Egypt signs 8 billion euro deal with Siemens for high-speed rail system | News | DW

German industrial group Siemens said on Saturday evening that it had reached an agreement to build 2,000 kilometers (1,243 miles) of high-speed rail lines across Egypt.

The deal, worth 8.1 billion euros ($8.7 billion), is the largest order in the Munich-based company’s 175-year history.

The contract includes, in addition to the railway lines, 41 high-speed trains, 94 regional trains, 41 freight trains and eight depots and freight stations. It also stipulates that Siemens will be responsible for maintenance for 15 years.

The megaproject aims to connect 60 cities by train, at speeds of up to 230 kilometers per hour, providing rail access to around 90% of the population, according to Siemens.

Egyptian President Abdel Fatah el-Sissi called the network project “the beginning of a new era for the railway system in Egypt, Africa and the Middle East”, during the contract signing ceremony.

Sixth largest rail network in the world

“Thanks to our latest technology in rolling stock, signaling and maintenance, Egypt will have the sixth largest and most modern high-speed rail network in the world,” said Siemens CEO Roland Busch, during the ceremony.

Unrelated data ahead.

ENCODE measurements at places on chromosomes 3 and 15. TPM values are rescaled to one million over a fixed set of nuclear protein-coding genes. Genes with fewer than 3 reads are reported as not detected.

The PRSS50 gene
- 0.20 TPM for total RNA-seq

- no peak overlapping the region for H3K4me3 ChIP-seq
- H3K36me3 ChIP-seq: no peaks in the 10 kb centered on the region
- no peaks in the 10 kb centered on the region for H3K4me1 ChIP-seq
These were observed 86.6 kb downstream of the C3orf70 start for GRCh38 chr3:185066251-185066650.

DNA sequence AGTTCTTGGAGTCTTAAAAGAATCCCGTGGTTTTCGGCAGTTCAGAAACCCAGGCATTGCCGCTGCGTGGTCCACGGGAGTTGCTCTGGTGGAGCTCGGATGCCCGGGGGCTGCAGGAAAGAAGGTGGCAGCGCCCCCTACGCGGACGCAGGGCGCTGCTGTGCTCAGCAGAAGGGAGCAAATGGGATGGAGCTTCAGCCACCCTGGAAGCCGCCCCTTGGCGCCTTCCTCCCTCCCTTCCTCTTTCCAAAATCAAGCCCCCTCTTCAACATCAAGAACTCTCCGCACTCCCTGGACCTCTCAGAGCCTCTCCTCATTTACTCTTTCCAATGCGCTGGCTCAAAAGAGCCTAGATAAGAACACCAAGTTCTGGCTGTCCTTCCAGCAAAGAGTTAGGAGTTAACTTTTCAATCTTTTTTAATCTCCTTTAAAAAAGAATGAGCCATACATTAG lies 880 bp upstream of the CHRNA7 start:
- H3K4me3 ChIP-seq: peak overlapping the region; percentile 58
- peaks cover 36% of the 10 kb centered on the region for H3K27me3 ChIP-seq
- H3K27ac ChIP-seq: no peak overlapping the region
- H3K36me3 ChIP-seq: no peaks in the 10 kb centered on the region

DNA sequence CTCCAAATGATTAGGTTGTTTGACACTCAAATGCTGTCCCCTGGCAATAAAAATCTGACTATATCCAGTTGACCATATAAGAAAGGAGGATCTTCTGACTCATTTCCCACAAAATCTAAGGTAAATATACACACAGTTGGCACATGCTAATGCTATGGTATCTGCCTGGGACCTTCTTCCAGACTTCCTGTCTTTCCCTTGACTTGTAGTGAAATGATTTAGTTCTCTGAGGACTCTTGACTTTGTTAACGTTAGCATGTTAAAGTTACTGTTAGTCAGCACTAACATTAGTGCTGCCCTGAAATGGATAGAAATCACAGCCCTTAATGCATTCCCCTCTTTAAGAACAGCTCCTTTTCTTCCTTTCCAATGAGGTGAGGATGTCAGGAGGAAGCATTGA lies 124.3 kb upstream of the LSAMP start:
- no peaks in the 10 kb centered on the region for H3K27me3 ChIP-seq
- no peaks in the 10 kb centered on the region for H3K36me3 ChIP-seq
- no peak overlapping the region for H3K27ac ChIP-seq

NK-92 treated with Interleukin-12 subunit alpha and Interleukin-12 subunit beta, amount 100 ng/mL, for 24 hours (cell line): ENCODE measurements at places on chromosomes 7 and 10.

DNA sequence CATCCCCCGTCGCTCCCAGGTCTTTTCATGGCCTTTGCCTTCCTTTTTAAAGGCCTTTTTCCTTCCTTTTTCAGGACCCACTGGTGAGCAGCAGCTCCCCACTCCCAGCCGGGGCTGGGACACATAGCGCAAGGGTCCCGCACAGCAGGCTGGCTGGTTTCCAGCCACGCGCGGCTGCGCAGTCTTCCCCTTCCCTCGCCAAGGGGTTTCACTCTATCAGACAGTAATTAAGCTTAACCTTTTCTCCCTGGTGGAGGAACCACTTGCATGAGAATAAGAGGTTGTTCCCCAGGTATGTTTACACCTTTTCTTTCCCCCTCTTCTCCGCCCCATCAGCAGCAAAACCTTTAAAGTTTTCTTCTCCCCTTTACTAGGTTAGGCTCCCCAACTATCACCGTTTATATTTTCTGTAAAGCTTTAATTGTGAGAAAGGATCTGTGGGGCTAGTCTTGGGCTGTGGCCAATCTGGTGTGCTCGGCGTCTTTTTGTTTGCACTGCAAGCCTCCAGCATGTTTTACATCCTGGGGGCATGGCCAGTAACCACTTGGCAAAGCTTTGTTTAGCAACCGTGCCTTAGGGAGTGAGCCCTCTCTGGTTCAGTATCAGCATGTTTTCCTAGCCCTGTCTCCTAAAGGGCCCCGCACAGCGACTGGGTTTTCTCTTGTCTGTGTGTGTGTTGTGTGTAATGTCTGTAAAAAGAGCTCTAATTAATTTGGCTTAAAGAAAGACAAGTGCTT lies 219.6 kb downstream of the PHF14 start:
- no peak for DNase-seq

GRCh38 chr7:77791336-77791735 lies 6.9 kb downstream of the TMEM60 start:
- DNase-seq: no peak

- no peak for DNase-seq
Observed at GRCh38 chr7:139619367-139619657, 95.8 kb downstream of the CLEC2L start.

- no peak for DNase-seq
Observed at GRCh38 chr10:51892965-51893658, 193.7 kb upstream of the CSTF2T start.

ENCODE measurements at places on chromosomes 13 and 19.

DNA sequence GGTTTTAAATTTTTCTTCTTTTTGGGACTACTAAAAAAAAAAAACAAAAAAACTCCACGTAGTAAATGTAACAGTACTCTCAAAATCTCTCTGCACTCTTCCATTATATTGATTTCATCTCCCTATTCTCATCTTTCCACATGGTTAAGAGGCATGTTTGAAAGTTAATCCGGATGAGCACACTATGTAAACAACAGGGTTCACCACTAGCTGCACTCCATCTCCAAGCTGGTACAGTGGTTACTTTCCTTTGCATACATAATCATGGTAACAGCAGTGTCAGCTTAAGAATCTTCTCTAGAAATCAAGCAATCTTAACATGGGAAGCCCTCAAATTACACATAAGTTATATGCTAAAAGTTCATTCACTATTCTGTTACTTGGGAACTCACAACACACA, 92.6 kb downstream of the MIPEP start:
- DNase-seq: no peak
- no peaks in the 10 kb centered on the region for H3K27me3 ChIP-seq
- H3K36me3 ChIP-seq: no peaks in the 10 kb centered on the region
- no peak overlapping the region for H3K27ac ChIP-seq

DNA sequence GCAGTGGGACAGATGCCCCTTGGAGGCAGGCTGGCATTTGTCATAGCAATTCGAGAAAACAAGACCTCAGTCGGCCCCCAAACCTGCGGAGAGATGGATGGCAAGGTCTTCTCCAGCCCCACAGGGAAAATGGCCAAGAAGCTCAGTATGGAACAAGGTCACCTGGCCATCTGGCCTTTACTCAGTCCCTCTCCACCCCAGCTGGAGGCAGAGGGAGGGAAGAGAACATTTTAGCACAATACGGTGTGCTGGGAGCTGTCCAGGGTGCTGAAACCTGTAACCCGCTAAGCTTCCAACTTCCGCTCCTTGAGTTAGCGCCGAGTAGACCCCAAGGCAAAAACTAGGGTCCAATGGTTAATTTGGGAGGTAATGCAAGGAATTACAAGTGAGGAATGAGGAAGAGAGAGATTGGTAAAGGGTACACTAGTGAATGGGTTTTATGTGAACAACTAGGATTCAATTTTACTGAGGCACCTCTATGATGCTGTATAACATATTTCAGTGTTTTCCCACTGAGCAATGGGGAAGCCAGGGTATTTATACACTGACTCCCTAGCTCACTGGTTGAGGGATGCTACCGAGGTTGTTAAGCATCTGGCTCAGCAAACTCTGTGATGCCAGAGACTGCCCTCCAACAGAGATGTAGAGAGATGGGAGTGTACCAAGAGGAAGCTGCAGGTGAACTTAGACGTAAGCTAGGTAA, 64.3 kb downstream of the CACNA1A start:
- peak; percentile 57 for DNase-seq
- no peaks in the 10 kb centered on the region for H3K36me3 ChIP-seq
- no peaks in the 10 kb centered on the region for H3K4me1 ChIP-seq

The project will be carried out under the Siemens mobility branch of the group in cooperation with two partner companies.

The cost of the deal includes the 2.7 billion euros that was agreed last year for the first section of track, the so-called “Suez Canal on Rails”, which will stretch 660 kilometers from the port city of Ain Sochhna in Marsa Matruh. and Alexandria on the Mediterranean coast.

The company promises 40,000 jobs

The second section of track, totaling 1,100 kilometers, will connect the capital Cairo to the southern city of Abu Simbel, near the border with Sudan, and will pass through settlements along the Nile.

The third will stretch from the central city of Luxor to the coastal city of Hurghada, covering some 225 kilometers, facilitating the transport of goods from the Mediterranean to the key port of Safaga.

Siemens said the project will create some 40,000 jobs in Egypt, as well as an additional 6,700 jobs in related industries.

The company also claimed that the fully electrified network would reduce CO2 production by around 70% compared to journeys made by bus or car.

ab/jcg (dpa, AFP)

Jose P. Rogers